Mrs. Fonatin parked her little gray car on the edge of the gravel path and continued walking the rest of the way to the entrance of the cemetery. The place at times nearly suffocated her with its ethereal charms; it seemed illogical to enter the grounds with a convenience of the 21st century.   

            With the aged yellow cloth held delicately between her two soft, wrinkled hands, Mrs Fontain emerged on the other side of the gap of the trees and heard voices she had not heard while on the outside of the entrance. She saw the children, which she had not seen while gazing through the spaces of the grand oak trees. They were far away, standing with their backs to the elderly woman, on the top of the rolling hill.

            It was hard to tell exactly what they were doing. She could not tell what they were saying. Mrs. Fontain slowly made her way around the hill to the spot where he husband lay. As she approached from the side, a new view of the peculiar scene made itself known to her. Not only were the children present on the cemetery grounds, but the whole household stood before them, making a crescent moon below the two youngest inhabitants.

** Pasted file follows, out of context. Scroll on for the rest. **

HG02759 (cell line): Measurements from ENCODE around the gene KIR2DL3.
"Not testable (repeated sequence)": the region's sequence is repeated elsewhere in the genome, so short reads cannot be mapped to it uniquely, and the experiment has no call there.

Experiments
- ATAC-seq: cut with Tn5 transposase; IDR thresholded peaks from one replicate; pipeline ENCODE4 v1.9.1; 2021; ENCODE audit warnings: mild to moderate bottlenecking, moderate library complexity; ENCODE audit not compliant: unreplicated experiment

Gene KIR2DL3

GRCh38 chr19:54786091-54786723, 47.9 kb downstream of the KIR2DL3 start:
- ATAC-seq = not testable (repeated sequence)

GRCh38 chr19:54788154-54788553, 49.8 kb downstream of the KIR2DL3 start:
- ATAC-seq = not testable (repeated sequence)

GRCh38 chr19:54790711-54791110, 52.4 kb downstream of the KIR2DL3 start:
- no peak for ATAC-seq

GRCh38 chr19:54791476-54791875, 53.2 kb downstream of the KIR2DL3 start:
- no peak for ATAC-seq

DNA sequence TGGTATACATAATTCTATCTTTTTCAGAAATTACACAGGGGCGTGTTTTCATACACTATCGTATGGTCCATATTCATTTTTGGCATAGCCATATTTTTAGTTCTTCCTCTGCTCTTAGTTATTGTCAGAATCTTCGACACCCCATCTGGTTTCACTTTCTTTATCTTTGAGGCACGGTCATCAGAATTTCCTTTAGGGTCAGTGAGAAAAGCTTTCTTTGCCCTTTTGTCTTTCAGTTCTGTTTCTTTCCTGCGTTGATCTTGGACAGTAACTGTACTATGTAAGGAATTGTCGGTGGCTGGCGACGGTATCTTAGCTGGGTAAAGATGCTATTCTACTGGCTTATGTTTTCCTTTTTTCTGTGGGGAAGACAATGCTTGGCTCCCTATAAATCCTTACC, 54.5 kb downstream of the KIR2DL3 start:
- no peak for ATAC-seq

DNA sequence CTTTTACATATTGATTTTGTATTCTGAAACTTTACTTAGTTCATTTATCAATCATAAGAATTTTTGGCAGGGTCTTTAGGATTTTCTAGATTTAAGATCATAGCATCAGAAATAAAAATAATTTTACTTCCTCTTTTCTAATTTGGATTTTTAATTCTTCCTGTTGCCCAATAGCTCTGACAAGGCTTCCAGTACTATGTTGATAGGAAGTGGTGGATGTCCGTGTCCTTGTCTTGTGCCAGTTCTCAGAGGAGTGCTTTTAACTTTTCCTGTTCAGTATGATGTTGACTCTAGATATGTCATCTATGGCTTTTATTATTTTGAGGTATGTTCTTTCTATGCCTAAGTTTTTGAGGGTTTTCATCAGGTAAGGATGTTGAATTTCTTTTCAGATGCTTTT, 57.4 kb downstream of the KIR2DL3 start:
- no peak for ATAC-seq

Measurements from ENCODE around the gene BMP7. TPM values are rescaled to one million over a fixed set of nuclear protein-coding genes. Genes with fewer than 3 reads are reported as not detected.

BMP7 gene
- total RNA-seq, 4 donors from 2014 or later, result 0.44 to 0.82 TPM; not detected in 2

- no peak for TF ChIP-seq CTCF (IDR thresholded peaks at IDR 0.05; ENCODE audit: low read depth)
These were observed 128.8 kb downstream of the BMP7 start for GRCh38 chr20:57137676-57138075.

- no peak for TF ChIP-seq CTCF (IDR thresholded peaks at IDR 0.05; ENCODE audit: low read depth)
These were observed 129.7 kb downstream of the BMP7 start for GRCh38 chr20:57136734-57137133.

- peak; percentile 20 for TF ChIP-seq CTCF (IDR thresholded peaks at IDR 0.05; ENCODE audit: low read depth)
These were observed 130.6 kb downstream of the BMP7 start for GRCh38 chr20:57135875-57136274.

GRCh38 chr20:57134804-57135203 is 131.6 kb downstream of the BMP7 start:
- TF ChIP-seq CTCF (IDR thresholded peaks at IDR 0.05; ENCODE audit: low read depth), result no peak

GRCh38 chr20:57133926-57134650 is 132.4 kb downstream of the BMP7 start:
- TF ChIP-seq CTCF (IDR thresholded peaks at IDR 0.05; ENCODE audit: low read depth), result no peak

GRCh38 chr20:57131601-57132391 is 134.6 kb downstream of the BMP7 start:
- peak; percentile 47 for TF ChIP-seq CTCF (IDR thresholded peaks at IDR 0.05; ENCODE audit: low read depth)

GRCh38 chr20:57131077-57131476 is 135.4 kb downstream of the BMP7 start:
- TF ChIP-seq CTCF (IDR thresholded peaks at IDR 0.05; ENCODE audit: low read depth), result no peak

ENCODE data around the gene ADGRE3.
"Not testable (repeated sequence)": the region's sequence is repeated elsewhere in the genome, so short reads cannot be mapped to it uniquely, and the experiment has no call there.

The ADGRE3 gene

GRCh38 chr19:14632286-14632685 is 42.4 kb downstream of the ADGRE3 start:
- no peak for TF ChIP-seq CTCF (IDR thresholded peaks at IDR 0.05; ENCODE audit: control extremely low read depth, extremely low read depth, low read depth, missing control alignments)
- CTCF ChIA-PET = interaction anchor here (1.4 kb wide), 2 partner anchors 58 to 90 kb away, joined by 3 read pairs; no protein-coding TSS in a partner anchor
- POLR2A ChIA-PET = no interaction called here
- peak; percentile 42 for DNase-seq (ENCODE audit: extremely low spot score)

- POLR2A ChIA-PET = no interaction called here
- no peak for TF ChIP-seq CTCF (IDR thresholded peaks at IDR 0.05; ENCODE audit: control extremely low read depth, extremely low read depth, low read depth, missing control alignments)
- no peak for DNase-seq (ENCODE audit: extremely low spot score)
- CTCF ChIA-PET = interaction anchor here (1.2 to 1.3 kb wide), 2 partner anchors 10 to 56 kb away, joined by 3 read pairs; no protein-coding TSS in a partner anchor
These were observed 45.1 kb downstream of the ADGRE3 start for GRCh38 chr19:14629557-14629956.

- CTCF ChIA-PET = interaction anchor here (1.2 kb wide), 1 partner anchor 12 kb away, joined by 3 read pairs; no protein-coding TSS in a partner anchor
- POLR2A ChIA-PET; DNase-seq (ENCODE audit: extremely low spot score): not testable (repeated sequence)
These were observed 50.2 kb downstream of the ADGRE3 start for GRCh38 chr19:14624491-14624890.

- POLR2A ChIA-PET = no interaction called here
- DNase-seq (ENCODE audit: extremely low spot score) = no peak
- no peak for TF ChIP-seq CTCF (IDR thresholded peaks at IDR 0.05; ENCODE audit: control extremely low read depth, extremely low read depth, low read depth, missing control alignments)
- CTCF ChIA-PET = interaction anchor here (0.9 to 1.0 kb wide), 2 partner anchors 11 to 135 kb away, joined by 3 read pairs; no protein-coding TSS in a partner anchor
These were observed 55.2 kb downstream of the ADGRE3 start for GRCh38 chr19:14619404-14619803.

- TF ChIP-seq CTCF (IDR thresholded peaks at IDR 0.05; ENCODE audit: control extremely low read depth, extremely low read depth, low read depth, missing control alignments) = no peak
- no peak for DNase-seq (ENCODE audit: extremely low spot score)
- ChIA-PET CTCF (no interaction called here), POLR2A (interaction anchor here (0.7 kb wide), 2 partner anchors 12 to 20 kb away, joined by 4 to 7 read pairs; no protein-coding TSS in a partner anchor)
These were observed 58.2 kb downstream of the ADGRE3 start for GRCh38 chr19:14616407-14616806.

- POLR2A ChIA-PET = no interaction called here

The older members of the family, the ones in the moon shape at the base of the hill, all had rakes and shovels and clipping prunes, held in their hands and resting on their shoulders. Yet they were not cleaning, not even moving, only watching the two children on the top of the hill with a focused eye. None noticed an intruder.

            “Alright,” called out the keeper himself from his place in the center of the moon, “Say it again. One more time.”